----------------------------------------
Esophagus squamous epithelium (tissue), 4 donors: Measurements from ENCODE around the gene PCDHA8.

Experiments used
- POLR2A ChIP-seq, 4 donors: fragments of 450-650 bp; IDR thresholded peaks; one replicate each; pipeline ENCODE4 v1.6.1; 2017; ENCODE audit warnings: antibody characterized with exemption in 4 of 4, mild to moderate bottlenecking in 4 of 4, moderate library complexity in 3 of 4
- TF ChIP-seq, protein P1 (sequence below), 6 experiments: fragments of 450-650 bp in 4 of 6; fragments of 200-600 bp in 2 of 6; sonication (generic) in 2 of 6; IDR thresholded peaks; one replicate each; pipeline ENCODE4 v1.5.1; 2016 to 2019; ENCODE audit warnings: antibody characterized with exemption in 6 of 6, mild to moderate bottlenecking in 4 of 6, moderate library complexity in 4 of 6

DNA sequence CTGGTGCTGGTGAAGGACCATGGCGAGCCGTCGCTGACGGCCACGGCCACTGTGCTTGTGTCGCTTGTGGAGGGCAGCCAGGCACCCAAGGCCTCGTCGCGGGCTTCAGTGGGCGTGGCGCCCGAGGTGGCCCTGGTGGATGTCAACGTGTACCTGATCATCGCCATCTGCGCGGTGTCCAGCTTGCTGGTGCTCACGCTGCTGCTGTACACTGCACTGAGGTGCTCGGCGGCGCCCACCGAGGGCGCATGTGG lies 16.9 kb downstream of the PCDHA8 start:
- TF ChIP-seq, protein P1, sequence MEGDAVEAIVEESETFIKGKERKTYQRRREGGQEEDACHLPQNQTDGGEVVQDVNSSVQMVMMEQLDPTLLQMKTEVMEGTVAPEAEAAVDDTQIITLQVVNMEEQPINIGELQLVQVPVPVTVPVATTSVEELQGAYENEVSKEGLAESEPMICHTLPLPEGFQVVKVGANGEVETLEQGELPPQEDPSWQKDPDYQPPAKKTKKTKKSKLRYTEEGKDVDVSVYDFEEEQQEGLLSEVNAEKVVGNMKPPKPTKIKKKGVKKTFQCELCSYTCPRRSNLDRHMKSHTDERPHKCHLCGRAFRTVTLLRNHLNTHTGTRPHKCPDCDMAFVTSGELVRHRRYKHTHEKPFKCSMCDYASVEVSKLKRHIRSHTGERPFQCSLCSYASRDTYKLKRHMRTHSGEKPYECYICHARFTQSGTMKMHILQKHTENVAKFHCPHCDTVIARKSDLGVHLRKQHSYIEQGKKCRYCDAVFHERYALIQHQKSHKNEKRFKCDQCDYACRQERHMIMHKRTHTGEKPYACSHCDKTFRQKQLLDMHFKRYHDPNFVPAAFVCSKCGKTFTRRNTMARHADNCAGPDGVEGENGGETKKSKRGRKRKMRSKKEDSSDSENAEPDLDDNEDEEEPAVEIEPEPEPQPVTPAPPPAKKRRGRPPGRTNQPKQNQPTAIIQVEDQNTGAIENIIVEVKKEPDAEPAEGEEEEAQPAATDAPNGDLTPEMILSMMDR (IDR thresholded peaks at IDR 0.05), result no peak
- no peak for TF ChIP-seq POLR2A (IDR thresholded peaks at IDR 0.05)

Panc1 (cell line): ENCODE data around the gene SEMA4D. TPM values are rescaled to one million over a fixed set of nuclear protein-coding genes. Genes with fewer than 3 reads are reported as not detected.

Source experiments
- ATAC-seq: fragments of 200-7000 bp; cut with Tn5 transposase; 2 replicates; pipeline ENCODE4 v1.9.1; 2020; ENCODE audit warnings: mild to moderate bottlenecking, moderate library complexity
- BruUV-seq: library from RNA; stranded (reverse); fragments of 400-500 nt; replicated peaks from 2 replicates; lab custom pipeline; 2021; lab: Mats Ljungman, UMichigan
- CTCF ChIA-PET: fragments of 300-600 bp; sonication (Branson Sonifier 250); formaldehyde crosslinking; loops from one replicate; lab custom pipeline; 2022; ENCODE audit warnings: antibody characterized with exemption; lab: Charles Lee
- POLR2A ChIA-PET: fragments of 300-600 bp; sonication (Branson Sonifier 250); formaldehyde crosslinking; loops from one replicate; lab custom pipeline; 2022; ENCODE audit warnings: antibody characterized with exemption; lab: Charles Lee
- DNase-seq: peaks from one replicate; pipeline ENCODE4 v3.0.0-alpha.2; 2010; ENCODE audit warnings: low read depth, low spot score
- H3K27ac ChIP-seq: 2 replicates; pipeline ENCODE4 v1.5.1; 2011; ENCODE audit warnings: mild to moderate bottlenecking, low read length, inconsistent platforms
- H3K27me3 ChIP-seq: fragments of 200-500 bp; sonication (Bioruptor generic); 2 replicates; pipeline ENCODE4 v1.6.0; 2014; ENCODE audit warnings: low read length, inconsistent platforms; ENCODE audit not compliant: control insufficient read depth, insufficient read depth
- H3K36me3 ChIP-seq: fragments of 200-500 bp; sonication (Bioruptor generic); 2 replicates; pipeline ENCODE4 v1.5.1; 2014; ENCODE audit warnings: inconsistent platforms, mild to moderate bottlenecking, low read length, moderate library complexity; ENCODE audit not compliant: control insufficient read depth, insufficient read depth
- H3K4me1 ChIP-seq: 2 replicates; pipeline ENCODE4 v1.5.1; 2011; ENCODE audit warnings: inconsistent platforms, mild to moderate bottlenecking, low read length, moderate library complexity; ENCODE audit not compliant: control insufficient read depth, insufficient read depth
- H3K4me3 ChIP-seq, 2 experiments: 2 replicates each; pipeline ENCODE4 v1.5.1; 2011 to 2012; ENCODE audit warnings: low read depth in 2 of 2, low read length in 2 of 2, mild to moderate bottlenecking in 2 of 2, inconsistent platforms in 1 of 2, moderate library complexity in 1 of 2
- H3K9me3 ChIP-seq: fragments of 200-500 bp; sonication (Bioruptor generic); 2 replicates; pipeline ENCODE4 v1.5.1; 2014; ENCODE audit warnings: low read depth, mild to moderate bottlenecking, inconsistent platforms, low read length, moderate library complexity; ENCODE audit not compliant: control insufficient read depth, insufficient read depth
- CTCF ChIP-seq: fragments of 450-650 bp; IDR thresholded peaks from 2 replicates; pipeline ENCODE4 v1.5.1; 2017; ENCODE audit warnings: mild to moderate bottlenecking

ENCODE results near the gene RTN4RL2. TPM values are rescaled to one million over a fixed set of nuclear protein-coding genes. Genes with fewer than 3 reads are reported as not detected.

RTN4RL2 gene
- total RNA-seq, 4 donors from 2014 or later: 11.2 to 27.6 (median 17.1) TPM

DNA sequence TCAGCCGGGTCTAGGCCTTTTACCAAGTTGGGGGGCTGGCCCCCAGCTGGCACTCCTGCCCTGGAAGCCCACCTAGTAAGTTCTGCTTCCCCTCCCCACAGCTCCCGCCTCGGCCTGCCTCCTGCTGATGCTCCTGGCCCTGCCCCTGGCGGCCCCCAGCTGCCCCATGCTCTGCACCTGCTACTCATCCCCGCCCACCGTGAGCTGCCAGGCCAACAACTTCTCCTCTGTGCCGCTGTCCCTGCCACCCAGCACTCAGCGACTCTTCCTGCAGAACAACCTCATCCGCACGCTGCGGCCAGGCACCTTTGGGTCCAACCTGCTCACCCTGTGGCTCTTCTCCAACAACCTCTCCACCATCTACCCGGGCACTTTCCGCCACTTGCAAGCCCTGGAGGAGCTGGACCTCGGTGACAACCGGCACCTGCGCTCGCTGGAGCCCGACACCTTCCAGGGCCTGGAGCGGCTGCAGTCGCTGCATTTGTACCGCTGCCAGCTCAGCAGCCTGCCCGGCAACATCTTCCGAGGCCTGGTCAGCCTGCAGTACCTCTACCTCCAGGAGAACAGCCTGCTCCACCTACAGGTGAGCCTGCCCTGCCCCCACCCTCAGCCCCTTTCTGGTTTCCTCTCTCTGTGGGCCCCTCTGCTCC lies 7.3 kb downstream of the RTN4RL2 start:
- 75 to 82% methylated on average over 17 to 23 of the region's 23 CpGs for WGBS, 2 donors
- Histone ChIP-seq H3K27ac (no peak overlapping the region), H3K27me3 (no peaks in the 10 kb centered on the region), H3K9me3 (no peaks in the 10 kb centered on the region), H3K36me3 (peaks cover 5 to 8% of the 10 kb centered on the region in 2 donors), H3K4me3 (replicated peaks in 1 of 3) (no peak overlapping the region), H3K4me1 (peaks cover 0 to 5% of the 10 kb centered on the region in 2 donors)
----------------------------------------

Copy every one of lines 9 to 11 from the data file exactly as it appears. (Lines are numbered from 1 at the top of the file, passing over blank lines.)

Source experiments
- ATAC-seq: fragments of 200-7000 bp; cut with Tn5 transposase; 2 replicates; pipeline ENCODE4 v1.9.1; 2020; ENCODE audit warnings: mild to moderate bottlenecking, moderate library complexity
- BruUV-seq: library from RNA; stranded (reverse); fragments of 400-500 nt; replicated peaks from 2 replicates; lab custom pipeline; 2021; lab: Mats Ljungman, UMichigan